first_imgCan secular science provide a bias-free interpretation of evidence for Biblical events?  Consider the case of Robert Ballard’s Black-Sea Flood theory for Noah’s Flood.  This was popular a few years ago (04/21/2001), but has come under fire by other researchers (04/26/2002).  Today an Israeli research team claimed their research vessel found evidence to support the theory (Science Daily), but in June, Rensselaer Polytechnic scientists claimed evidence that contradicted it (Science Daily).    A bigger issue is whether either team had a true scientific approach to answer a historical question untainted by any theological bias.  Notice what even the proponents of the theory said:Says [Andreas] Weil [Tel Aviv U]: “We found that indeed a flood happened around that time.  From core samples, we see that a flood broke through the natural barrier separating the Mediterranean Sea and the freshwater Black Sea, bringing with it seashells that only grow in a marine environment.  There was no doubt that it was a fast flood — one that covered an expanse four times the size of Israel.  It might not have been Noah, as it is written in the Bible, but we believe people in that region had to build boats in order to save their animals from drowning.  We think that the ones who survived were fishermen — they already had the boats.”Even a cursory reading of Genesis 6-9 shows major differences between these two stories.  Genesis describes a global flood that covered all the high mountains under heaven.  It was caused by an unprecedented sequence of events, wherein all the fountains of the great deep burst open, and the windows of heaven were opened, causing rain for 40 days and 40 nights (no rain is suggested in the Black Sea flood).  And the Noah of the Bible was not one of a group of fishermen who outlasted a local natural disaster, but the only one on Earth whose family survived.  His boat was not his usual fishing boat, but a supertanker-sized ship 100 years in the making.  Undoubtedly the Tel Aviv team had no use, either, for the part of the story about God warning Noah about the coming flood or its purpose as a judgment on human depravity.    What this means is that the Tel Aviv team, and Robert Ballard’s team, came into their research with a theological bias: they had already decided that the Genesis account was a myth or legend.  They allow that it might have had some basis in an actual historical event, like a smaller, local flood, but it could not have been anything like what the Bible described.  This presupposition puts them in the position of judging the Genesis account a priori rather than employing it as evidence.    A more unbiased approach should have included the possibility that the Genesis account is historically reliable.  An interpretation of the Black Sea evidence might be, then, to propose it as a subsequent event, not the Great Deluge itself.  These researchers assumed, though, that their evidence pertained to the flood of Noah.Beware of those who try to give the Bible “scientific” help.  They often do more damage than outright skeptics.  At least with an atheist the lines are clearly drawn.  You can argue the evidence for God and get somewhere.  These people, however, pretend to be helping make the Bible seem more credible.  What they are really doing is preaching a subtle philosophy that one cannot take the Bible at face value, because science, the paragon of Truth, has decided it cannot be more than a collection of myths and legends.  As such, its miracles and acts of God must be seen as misunderstandings of natural events by primitive people who didn’t understand science.    There is no way to get a local flood out of Genesis 6-9 without either denying it outright as history, or claiming that words do not mean what they say.  Even if they believe in some kind of God, what the Black Sea Flood believers are really conveying is that God cannot be trusted to communicate and preserve His word accurately.  That is a theological position, not a scientific one.  They might as well say outright, “God, we know more science than you do, and we accuse You of lying because you allowed your prophets and spokesmen, and even your Son, to exaggerate a local flood into a global one.”  How would that go over in the pulpit?    As in archaeology, Biblical events can and do leave physical traces that can be fruitfully analyzed, yielding insights into the context and meaning of the text.  One can do that with a presupposition that the Bible is reliable (e.g., 07/11/2007).  Forcing the Bible into a naturalistic mold is another thing entirely.  The ideas of those who try to “help” the Bible comport with modern secular science may look more appealing than the rants of a Richard Dawkins or Christopher Hitchens, but skepticism with a sugar coating produces the same symptoms.(Visited 7 times, 1 visits today)FacebookTwitterPinterestSave分享0last_img read more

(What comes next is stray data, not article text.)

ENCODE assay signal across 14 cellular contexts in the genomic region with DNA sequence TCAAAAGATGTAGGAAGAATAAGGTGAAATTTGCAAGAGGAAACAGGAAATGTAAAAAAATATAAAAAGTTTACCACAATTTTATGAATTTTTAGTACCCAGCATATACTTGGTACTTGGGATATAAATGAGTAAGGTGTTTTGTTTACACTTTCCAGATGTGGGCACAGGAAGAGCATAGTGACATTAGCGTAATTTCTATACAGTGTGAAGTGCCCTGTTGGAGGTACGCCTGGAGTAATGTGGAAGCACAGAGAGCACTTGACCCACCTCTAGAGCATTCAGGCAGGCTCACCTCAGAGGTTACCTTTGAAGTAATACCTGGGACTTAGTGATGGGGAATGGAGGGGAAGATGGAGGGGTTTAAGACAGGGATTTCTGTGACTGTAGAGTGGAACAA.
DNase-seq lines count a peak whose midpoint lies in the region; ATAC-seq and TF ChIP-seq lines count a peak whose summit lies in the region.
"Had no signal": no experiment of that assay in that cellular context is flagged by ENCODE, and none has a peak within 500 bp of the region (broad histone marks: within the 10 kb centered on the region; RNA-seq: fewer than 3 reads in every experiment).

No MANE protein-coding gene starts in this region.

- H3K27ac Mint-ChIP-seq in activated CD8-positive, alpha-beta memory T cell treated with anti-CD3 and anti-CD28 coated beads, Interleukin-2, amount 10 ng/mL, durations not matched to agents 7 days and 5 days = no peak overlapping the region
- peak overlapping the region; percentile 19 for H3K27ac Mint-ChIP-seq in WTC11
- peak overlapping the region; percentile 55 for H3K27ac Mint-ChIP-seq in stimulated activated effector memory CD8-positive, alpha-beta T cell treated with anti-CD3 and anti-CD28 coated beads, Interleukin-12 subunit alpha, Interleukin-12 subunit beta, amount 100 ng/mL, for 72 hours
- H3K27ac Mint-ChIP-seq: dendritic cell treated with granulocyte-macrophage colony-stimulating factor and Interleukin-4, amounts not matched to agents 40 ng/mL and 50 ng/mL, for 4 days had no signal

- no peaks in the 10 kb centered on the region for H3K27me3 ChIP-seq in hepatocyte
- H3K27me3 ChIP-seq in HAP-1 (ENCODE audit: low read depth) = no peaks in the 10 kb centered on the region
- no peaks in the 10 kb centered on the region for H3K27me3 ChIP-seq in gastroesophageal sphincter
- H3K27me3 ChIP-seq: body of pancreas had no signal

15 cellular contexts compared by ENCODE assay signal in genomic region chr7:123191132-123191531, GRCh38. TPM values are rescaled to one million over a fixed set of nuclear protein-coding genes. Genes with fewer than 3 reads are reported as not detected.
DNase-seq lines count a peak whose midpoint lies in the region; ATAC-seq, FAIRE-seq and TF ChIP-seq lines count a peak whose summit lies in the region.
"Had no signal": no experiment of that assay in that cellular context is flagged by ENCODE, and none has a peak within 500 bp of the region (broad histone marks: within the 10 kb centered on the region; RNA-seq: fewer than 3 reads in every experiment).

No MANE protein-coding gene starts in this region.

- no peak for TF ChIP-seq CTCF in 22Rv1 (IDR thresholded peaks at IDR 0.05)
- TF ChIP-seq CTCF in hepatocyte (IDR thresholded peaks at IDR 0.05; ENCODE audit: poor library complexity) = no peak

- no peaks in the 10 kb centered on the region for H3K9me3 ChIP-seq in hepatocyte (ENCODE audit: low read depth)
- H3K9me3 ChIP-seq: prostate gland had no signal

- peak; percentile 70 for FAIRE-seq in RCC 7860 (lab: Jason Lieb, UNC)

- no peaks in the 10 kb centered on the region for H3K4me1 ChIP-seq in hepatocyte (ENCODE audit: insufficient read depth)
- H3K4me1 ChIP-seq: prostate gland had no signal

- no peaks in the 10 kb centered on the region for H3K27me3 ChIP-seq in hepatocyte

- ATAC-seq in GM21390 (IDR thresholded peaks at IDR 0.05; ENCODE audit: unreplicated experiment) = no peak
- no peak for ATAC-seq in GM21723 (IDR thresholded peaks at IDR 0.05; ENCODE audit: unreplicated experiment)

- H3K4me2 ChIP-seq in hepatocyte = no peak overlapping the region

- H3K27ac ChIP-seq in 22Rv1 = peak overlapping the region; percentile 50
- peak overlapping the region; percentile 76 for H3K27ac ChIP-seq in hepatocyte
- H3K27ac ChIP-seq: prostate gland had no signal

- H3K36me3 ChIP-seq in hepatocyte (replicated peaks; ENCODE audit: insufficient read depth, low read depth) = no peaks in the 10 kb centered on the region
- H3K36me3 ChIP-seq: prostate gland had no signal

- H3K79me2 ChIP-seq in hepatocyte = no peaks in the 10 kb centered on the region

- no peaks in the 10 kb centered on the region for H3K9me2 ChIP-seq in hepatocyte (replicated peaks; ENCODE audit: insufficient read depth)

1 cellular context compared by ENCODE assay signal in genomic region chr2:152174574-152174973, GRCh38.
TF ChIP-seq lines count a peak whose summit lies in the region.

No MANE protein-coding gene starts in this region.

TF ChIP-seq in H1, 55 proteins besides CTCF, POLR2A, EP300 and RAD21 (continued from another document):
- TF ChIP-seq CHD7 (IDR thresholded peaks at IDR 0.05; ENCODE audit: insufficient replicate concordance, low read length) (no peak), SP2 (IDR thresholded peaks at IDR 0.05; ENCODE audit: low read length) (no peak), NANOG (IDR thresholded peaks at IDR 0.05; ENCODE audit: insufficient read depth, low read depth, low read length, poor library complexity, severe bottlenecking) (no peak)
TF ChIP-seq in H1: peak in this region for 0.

first_imgLaunched back in January, Xiaomi Redmi Note 4 will go on sale again on Flipkart and Mi.com today. The sale like always will commence at 12 noon. Apart from the two online stores, Redmi Note 4 is also available on Xiaomi’s first Mi Home in India, which is located in Bengaluru’s Phoenix Marketcity Mall.To recall, Xiaomi Redmi Note 4 was launched in three variants in India. The first variant comes with 2GB RAM and 32GB storage available at Rs 9,999. The second variant packs 3GB RAM and 32GB storage priced at Rs 10,999, while the third one features 4GB RAM with 64GB storage memory which is available at Rs 12,999. Further, The Redmi Note 4 is available in four colour variants in India – gold, grey, matte black, and silver.According to the latest report by International Data Corporation (IDC) Redmi Note 4 is the highest shipped smartphone in India in Q1 of 2017, which makes Xiaomi the second largest smartphone manufacturer in India. The IDC report further states, “Two new launches – Redmi Note 4 and Redmi 4A, in the first quarter of the year not only drove the volume growth for Xiaomi but also helped vendor to lead online smartphone shipments with 40.6 per cent share.””In the first of quarter of 2017, Redmi Note 4 became the highest shipped smartphone in India. This smartphone replaced Samsung Galaxy J2 which was the top model back in Q4 2016,” adds IDC.In terms of specifications, Redmi Note 4 sports a 5.5-inch full-HD with 1080×1920 pixels resolution and 2.5D curved glass IPS display. Further, the smartphone runs MIUI 8 based on Android 6.0 Marshmallow and is powered by Snapdragon 625. The smartphone is available in two RAM variants — 3GB and 4GB of RAM memory.advertisementOn the camera front, the Xiaomi Redmi Note 4 features a 13-megapixel camera on the rear, which is further coupled with PDAF (phase detection autofocus), an f/2.0 aperture, 77-degree wide angle lens, and also dual-tone LED flash. Note 4 further sports a 5-megapixel selfie shooter which comes coupled with an 85-degree wide angle lens. Further, the device is backed by a 4100mAh battery.Also Read: Xiaomi Redmi Note 4 becomes the most shipped smartphone in India in Q1 2017: IDCAlso Read: Xiaomi Redmi Note 4 review: Raising the barlast_img read more